There would be no advantage to shooting 2D flip/flop; you may as well have one airgun array and just use that on a regular cycle. You could choose to process a single cable from a 3D "sail line"as a 2D proifle and use both sources if you wanted to, but the flipflop part was to facilitate the 3D surveying.
If you are using software for finite difference modelling or migration then to some extent you don't really need to understand the underpinning mathematics in great detail, just the limitations of that specific approach. With (say) migration there are many different algorithms that can handle different situations better or worse. You build the model, and press the "go" button usually with some parameters related to time/depth steps and so on.
With difrations and point scatter you are really back to Huygens Principle; every point on a surface acts as a source of secondary wavelets, and these wavelets constructively and destructively interfering creates the on going wavefield, whether that's a reflection or a refraction. With a plane reflector you get perfect cancellation. The more rugged that reflector is, the more there will be places where those secondary wavelets sum in a different way, giving rise to diffraction tails  energy that is not cancelled out. So for example, at a fault you will get diffractions, because the fault breaks up the linear continuity of the reflector and the secondary wavelets don't fully cancel at the fault. Keep on shrinking the reflector and you get to a something that only produces a single diffraction. Good example might be a well head on the sea floor.
"Why is the dipping layer associated with water when the model has stacking velcoty"?"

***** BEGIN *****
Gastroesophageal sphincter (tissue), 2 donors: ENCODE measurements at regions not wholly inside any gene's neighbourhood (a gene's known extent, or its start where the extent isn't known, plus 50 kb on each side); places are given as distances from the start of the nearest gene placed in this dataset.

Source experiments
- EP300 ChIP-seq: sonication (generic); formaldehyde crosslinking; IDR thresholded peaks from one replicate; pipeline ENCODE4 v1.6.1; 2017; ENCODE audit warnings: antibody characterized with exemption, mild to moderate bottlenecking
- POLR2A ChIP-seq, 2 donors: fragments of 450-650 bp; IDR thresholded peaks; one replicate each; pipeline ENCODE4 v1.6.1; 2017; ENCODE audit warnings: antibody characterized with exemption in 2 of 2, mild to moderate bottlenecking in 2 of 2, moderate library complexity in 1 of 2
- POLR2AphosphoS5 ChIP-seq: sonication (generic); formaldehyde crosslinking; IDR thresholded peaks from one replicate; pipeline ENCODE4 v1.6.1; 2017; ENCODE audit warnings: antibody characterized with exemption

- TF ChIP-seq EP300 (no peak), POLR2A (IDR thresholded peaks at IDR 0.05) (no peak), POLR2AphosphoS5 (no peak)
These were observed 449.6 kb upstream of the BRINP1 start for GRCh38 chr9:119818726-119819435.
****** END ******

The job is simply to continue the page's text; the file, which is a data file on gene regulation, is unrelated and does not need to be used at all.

Um sorry, don't understand what you are trying to describe there, but in general "stacking velocities" and picked on normalray CMP gather data, which has not been corrected for dip. This means on a dipping interface (like the seafloor) the CMP is smeared and laterally mispositioned.
There's an image on this blog post that shows this : http://seismicreflections.globeclaritas ... ation.html
Actually the blog runs through the concepts in processing of a 2D seismic line, which you might find useful, even if its a bit old.
There would be no advantage to shooting 2D flip/flop; you may as well have one airgun array and just use that on a regular cycle. You could choose to process a single cable from a 3D "sail line"as a 2D proifle and use both sources if you wanted to, but the flipflop part was to facilitate the 3D surveying.
If you are using software for finite difference modelling or migration then to some extent you don't really need to understand the underpinning mathematics in great detail, just the limitations of that specific approach. With (say) migration there are many different algorithms that can handle different situations better or worse. You build the model, and press the "go" button usually with some parameters related to time/depth steps and so on.
With difrations and point scatter you are really back to Huygens Principle; every point on a surface acts as a source of secondary wavelets, and these wavelets constructively and destructively interfering creates the on going wavefield, whether that's a reflection or a refraction. With a plane reflector you get perfect cancellation. The more rugged that reflector is, the more there will be places where those secondary wavelets sum in a different way, giving rise to diffraction tails  energy that is not cancelled out. So for example, at a fault you will get diffractions, because the fault breaks up the linear continuity of the reflector and the secondary wavelets don't fully cancel at the fault. Keep on shrinking the reflector and you get to a something that only produces a single diffraction. Good example might be a well head on the sea floor.
"Why is the dipping layer associated with water when the model has stacking velcoty"?"
Um sorry, don't understand what you are trying to describe there, but in general "stacking velocities" and picked on normalray CMP gather data, which has not been corrected for dip. This means on a dipping interface (like the seafloor) the CMP is smeared and laterally mispositioned.
There's an image on this blog post that shows this : http://seismicreflections.globeclaritas ... ation.html
Actually the blog runs through the concepts in processing of a 2D seismic line, which you might find useful, even if its a bit old.
Re: Help! Seismic definition question?
Thank you for the link and your help. It was really useful.